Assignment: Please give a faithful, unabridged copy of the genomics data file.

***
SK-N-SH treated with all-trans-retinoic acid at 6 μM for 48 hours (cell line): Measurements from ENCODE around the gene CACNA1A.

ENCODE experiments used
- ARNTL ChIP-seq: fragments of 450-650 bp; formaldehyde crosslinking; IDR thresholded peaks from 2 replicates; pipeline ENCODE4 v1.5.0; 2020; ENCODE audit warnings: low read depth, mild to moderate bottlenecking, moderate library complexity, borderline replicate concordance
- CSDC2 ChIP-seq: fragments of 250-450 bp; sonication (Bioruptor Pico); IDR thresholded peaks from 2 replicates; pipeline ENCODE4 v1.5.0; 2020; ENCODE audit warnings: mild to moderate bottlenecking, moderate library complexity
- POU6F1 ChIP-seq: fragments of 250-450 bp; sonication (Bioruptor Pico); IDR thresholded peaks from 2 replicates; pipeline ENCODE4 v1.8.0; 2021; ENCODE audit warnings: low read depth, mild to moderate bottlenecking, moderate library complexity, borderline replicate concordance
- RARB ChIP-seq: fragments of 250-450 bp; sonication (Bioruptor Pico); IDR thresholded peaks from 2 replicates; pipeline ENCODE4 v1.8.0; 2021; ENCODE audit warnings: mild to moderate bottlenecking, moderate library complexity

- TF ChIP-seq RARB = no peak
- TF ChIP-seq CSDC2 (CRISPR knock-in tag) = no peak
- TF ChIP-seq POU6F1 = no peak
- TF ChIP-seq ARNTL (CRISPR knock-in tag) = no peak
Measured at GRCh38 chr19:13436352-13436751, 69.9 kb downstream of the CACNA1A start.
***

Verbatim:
SK-N-SH treated with all-trans-retinoic acid at 6 μM for 48 hours (cell line): Measurements from ENCODE around the gene CACNA1A.

ENCODE experiments used
- ARNTL ChIP-seq: fragments of 450-650 bp; formaldehyde crosslinking; IDR thresholded peaks from 2 replicates; pipeline ENCODE4 v1.5.0; 2020; ENCODE audit warnings: low read depth, mild to moderate bottlenecking, moderate library complexity, borderline replicate concordance
- CSDC2 ChIP-seq: fragments of 250-450 bp; sonication (Bioruptor Pico); IDR thresholded peaks from 2 replicates; pipeline ENCODE4 v1.5.0; 2020; ENCODE audit warnings: mild to moderate bottlenecking, moderate library complexity
- POU6F1 ChIP-seq: fragments of 250-450 bp; sonication (Bioruptor Pico); IDR thresholded peaks from 2 replicates; pipeline ENCODE4 v1.8.0; 2021; ENCODE audit warnings: low read depth, mild to moderate bottlenecking, moderate library complexity, borderline replicate concordance
- RARB ChIP-seq: fragments of 250-450 bp; sonication (Bioruptor Pico); IDR thresholded peaks from 2 replicates; pipeline ENCODE4 v1.8.0; 2021; ENCODE audit warnings: mild to moderate bottlenecking, moderate library complexity

- TF ChIP-seq RARB = no peak
- TF ChIP-seq CSDC2 (CRISPR knock-in tag) = no peak
- TF ChIP-seq POU6F1 = no peak
- TF ChIP-seq ARNTL (CRISPR knock-in tag) = no peak
Measured at GRCh38 chr19:13436352-13436751, 69.9 kb downstream of the CACNA1A start.